|photos by Kelsey Lynne Photography|
Every Christmas I read a book by Charles Dickens. I love the social critics he laces throughout all his stories, and just his overall grasp on humanity. That man knew the inter-workings of his fellow human creatures, and he wasn't shy about bringing them to light.
This year I choose Oliver Twist, his early book about a tenderhearted orphan boy who is greatly mistreated. Dickens uses sarcasm and dark humor to draw attention to England's condition during his time --Poor Laws, child labor, child criminals, and the arrogance and ignorance of the wealthy. Yet even though this book is fiction and written in the 1830s, the condition of the human heart is not much changed, and while pouring over this book with pen in hand, I could not help but underline the following, since every syllable I read of it reverberated in my own heart.
"Such is the influence which the condition of our own thoughts, exercises, even over the appearance of external objects. Men who look on nature, and their fellow-men, and cry that all is dark and gloomy, are in the right; but the sombre colours are reflections from their own jaundiced eyes and hearts. The real hues are delicate, and need a clearer vision."
After I read those words I reread them and reread them again. All I kept thinking was just how true this particular observation by Dickens had recently become in my life. Ever since the Sandy Hook shooting, it has been hard to view the world we live in as anything more than a dark, disgusting, hateful place. There is so much evil, and in the light of tragedy we are forced to step out from inside our little protective bubbles in life and recognize it. We have to recognize it because it's there. Even Dickens says you are "in the right" to view the world that way. Evil is prevalent. And the evil that took place at Sandy Hook has been felt throughout or nation --in the workplace, in the classroom, at home, and on our blogs.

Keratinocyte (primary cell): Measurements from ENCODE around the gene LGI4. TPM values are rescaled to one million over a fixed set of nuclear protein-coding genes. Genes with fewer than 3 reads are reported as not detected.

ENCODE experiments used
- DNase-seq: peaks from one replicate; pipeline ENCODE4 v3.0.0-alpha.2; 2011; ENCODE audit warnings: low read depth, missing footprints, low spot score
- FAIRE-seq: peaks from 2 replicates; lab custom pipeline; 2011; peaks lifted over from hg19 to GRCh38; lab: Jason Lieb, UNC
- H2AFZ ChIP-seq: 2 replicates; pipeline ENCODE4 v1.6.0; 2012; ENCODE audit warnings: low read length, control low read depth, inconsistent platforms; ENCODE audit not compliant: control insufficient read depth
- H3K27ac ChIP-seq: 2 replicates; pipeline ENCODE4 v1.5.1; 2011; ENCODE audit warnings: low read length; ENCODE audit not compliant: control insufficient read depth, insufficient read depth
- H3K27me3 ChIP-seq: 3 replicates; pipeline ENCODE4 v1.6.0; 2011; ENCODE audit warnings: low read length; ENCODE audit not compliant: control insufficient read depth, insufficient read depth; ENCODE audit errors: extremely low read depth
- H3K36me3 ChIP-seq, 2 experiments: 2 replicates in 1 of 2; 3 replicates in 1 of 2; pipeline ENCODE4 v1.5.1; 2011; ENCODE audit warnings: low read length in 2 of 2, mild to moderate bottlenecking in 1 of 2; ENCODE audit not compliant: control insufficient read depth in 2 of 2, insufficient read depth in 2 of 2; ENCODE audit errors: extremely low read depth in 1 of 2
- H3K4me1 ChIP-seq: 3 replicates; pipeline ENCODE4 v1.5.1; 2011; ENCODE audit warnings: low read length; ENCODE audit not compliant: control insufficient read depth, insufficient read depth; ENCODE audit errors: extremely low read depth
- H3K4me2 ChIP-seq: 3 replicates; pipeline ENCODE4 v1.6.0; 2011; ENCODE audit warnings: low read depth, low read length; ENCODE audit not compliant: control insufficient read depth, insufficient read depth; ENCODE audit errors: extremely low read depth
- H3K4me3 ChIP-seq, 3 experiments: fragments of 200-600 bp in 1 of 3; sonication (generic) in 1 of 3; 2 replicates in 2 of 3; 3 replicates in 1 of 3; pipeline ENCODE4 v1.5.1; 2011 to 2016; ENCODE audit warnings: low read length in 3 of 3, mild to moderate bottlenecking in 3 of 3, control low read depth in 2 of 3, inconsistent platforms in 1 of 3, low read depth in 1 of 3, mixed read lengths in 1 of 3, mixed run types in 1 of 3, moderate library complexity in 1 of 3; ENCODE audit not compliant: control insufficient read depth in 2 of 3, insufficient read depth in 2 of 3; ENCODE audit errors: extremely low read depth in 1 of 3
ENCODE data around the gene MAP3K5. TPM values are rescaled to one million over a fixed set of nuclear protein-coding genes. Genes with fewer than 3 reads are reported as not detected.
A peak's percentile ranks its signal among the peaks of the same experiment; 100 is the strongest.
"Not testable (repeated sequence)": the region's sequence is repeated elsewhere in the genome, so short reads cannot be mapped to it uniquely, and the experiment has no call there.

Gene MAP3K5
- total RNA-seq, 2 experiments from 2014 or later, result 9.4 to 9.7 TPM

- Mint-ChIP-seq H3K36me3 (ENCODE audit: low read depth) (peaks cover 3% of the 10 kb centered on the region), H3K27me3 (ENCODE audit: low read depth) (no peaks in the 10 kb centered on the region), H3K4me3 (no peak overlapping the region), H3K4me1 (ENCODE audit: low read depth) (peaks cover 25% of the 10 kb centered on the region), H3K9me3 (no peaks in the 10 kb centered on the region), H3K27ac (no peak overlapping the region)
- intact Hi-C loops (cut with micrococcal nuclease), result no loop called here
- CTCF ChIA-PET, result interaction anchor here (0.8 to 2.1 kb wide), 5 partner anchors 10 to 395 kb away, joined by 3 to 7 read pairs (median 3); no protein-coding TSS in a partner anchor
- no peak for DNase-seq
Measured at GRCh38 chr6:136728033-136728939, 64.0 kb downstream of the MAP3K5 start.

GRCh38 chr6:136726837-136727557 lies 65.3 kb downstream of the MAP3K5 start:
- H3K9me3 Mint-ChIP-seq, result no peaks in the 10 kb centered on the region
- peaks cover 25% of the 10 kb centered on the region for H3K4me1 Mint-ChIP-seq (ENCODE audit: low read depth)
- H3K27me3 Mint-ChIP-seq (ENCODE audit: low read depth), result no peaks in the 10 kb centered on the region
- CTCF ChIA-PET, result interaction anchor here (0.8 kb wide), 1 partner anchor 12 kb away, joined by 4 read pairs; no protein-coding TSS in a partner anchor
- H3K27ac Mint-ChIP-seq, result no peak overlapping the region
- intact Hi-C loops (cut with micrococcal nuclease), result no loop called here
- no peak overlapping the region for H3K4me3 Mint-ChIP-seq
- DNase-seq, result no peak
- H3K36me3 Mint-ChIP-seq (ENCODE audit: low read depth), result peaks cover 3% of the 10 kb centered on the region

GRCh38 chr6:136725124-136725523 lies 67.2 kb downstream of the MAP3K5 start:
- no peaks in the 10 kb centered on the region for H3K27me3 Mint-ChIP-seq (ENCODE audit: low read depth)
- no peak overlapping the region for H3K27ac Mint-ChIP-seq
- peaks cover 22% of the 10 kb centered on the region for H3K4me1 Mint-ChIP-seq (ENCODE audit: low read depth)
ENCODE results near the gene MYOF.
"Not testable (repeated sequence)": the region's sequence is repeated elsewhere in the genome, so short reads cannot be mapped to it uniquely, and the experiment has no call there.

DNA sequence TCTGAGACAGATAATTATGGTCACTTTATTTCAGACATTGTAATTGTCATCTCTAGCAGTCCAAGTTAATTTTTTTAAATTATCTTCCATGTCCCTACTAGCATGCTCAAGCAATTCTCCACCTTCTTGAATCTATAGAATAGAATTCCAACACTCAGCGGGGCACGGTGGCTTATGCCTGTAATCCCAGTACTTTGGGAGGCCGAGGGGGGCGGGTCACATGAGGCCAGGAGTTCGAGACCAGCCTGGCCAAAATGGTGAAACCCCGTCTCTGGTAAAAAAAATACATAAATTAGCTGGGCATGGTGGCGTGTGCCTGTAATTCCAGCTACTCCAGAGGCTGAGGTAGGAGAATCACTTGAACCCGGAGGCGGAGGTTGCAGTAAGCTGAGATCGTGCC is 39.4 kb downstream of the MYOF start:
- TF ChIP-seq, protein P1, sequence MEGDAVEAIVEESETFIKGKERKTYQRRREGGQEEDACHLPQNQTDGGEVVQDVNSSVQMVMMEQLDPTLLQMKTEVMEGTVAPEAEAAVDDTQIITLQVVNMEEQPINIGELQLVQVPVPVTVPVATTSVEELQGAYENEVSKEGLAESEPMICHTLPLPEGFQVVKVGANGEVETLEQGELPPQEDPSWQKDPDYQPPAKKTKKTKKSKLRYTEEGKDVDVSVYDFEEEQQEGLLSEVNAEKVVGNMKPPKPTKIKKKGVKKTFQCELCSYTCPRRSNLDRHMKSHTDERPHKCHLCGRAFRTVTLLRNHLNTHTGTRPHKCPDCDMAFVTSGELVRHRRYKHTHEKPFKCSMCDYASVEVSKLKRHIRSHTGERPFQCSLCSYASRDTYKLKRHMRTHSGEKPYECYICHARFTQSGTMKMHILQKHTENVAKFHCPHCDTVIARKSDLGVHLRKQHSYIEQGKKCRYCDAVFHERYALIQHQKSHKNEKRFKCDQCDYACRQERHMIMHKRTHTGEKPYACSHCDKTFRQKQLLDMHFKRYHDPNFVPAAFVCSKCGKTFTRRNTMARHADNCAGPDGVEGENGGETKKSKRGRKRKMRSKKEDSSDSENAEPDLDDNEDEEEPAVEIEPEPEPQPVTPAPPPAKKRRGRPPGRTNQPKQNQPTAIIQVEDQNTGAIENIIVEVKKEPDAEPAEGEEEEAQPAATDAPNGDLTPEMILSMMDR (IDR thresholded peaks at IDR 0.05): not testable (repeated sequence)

I've read multiple posts written by beautiful, intelligent women who are simply heartbroken by the tragedy. Emotions range from anger, fear, and disgust. We have all been infected by this evil like we will be by many more to come. It enters into our minds and hearts, making us ill, causing us to view the world we live in with these jaundiced eyes. My thoughts and prayers go out to everyone touched by this tragedy.
(I promise this post has a point.)
And getting right to that point. Dickens states that "the real hues are delicate, and need a clearer vision." When I read that I felt conviction. Oftentimes, I think it is in our nature to dwell on tragedy and allow it to seep into every facet in life. The tragedy is ugly and overbearing. It consumes us and overtakes every action we set out to do. We live joyless and in fear. We forget about the good stuff.
The good in this world is delicate and much harder to see, but especially when you and I are consumed with dark and gloomy thoughts. So in light of this tragedy, I want to share with you the good stuff that's been going on in my life. Because even in the dark times, God is there. His presence may be harder to see, but, oftentimes, He's in the small things.
The good stuff like staying up late laughing with my husband till there are tears in my eyes because his name ideas for our future babies are so ridiculous.
The good stuff like paying for the lady's coffee behind me at the Starbucks drive thru.
The good stuff like hearing from a old friend that she just got her dream job.
The good stuff like receiving Christmas cards in the mail.
This list could go on, but this post is already way too long. I simply just wanted to encourage you to not forgot about the good stuff in life because it is there and it is beautiful. God is in the good stuff.
So tell me, what's the good stuff in your life?? Maybe it's watching your child sleep? Or reaching out to a Sandy Hook victim by way of donating or writing a letter? The good stuff looks different in everyone's life. I'd love to hear yours.